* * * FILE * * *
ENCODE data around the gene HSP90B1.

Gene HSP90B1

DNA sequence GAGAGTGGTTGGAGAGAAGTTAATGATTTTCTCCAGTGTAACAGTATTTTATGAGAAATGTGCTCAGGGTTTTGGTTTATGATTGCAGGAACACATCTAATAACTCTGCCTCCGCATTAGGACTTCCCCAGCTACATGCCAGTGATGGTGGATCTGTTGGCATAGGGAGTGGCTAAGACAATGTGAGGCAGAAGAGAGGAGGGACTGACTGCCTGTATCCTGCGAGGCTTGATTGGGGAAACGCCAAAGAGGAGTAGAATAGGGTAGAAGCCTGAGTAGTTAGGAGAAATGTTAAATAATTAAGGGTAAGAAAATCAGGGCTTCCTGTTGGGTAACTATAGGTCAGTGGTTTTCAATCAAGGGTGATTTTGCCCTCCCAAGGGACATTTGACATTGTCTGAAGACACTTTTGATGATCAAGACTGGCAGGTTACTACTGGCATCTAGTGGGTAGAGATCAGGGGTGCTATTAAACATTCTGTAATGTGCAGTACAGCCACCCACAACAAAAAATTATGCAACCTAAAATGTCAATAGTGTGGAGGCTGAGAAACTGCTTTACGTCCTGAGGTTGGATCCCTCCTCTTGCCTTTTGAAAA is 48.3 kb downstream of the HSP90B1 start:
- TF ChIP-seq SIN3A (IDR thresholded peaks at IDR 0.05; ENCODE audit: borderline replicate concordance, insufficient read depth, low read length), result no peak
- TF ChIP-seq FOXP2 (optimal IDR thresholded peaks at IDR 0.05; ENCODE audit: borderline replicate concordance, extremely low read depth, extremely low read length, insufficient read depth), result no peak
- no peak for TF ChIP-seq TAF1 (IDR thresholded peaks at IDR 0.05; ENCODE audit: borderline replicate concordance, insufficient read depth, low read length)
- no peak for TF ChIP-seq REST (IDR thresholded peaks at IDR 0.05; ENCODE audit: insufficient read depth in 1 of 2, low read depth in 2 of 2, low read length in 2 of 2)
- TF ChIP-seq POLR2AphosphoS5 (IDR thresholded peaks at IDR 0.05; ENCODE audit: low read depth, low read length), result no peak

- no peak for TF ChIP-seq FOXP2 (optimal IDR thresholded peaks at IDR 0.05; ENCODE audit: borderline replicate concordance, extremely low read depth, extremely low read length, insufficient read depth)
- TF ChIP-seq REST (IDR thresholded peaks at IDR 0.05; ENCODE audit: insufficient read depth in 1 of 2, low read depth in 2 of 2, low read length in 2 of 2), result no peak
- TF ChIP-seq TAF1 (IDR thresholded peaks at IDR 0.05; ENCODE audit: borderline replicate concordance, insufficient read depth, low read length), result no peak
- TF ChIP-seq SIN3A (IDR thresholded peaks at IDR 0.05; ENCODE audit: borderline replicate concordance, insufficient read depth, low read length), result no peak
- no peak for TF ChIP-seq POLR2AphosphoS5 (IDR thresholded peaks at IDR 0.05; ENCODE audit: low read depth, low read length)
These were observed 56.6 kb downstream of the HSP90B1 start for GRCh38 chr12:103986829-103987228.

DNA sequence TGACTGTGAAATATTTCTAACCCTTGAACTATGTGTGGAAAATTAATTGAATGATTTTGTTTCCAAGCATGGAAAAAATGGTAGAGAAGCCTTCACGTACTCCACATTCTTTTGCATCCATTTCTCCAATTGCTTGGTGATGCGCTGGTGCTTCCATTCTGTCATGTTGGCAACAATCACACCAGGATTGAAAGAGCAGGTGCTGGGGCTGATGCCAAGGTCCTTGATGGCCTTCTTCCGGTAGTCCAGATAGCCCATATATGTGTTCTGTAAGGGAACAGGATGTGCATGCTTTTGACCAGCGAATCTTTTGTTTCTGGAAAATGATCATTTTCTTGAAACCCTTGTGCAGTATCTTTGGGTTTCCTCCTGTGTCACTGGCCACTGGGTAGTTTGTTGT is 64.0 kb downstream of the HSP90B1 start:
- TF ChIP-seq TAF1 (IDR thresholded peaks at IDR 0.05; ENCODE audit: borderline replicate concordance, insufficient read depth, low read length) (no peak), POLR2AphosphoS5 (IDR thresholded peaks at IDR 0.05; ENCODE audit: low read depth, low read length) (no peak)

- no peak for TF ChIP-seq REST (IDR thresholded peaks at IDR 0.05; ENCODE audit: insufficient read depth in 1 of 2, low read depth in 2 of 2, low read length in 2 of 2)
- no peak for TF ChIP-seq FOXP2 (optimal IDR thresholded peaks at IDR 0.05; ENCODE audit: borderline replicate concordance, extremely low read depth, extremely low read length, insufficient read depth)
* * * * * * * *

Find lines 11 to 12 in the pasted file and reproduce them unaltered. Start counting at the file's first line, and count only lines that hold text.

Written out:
- TF ChIP-seq TAF1 (IDR thresholded peaks at IDR 0.05; ENCODE audit: borderline replicate concordance, insufficient read depth, low read length), result no peak
- TF ChIP-seq SIN3A (IDR thresholded peaks at IDR 0.05; ENCODE audit: borderline replicate concordance, insufficient read depth, low read length), result no peak